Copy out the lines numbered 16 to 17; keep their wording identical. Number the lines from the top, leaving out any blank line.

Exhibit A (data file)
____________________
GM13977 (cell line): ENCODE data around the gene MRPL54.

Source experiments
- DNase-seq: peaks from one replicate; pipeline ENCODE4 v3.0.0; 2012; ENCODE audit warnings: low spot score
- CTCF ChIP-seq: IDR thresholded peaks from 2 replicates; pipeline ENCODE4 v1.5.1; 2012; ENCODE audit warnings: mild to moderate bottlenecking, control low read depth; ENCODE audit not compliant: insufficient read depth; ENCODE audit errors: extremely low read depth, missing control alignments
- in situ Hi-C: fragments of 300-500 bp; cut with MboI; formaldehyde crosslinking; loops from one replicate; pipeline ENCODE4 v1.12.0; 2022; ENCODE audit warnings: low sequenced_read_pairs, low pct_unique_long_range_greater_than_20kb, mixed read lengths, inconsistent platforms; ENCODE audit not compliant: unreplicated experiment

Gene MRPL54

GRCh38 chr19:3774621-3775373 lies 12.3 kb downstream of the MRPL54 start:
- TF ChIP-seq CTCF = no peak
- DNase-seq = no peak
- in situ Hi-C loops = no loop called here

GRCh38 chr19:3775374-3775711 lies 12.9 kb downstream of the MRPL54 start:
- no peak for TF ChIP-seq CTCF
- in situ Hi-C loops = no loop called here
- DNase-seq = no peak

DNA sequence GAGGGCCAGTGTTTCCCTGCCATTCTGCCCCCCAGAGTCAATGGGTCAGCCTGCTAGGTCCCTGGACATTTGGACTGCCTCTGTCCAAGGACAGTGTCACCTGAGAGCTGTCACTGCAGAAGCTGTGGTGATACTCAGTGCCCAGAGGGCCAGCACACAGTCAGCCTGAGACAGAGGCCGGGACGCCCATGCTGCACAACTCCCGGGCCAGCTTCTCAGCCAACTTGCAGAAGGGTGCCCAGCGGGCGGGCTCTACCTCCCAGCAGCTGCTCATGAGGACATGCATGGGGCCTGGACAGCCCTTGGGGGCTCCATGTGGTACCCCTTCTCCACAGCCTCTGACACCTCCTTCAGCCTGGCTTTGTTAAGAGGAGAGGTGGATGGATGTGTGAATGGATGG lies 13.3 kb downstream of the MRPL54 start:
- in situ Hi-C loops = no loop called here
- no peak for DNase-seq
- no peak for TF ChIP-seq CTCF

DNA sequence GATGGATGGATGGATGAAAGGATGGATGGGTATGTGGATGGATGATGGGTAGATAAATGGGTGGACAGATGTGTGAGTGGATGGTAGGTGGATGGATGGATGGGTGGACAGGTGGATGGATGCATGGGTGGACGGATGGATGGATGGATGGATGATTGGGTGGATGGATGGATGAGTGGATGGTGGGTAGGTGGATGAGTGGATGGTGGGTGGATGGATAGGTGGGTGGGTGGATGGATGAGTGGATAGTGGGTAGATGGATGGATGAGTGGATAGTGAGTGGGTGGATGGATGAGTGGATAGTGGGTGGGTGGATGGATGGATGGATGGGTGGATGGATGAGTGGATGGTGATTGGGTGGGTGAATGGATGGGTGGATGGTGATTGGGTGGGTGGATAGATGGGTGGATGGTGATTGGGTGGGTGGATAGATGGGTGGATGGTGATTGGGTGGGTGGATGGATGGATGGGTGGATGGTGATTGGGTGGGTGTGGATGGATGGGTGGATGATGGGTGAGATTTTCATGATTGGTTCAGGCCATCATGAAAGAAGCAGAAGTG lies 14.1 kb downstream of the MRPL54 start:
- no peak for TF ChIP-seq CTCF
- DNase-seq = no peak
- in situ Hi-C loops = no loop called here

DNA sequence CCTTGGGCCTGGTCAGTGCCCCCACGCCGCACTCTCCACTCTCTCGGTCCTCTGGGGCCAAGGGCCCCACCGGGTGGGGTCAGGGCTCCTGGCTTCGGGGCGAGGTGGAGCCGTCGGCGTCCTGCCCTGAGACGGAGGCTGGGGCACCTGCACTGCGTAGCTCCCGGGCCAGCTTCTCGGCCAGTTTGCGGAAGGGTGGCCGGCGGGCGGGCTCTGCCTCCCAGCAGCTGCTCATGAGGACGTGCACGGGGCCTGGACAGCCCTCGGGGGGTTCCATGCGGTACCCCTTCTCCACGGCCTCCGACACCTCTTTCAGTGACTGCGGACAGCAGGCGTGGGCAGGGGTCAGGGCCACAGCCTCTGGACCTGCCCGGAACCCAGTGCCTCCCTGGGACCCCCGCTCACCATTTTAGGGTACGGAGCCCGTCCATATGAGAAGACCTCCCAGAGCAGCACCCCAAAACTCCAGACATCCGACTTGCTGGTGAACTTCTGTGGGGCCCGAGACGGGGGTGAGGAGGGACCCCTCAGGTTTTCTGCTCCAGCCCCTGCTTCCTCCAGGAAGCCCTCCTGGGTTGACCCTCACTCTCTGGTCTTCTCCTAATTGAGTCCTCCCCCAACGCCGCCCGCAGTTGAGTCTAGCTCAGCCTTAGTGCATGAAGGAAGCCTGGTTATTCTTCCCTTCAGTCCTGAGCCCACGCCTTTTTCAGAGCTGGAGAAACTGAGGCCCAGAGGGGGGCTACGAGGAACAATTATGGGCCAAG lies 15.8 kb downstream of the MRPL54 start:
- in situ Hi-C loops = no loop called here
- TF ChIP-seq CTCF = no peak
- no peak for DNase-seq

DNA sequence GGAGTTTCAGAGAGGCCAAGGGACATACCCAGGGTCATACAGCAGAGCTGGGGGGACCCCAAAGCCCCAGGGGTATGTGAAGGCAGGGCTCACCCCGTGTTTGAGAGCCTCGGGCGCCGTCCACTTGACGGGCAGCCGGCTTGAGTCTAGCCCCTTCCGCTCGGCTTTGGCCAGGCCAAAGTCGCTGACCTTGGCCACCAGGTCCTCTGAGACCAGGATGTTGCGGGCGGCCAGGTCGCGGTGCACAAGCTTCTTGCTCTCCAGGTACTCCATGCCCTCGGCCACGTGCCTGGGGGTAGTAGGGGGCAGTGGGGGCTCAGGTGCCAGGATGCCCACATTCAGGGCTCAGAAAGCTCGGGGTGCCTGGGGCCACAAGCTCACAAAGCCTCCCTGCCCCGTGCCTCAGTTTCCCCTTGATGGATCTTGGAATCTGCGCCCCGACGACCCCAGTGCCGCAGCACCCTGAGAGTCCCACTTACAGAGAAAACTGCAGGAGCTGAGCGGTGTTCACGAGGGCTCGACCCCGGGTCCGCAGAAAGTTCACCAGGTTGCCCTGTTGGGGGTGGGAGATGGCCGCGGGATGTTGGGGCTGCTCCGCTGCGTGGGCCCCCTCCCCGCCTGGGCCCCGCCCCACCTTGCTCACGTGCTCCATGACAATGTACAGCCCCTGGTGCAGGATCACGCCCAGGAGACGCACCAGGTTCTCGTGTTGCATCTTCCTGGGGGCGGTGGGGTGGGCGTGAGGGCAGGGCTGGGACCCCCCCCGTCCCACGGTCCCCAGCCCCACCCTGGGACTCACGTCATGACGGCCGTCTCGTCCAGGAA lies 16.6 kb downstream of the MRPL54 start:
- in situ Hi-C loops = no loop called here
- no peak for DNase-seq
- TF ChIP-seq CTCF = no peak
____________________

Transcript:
- in situ Hi-C loops = no loop called here
- no peak for DNase-seq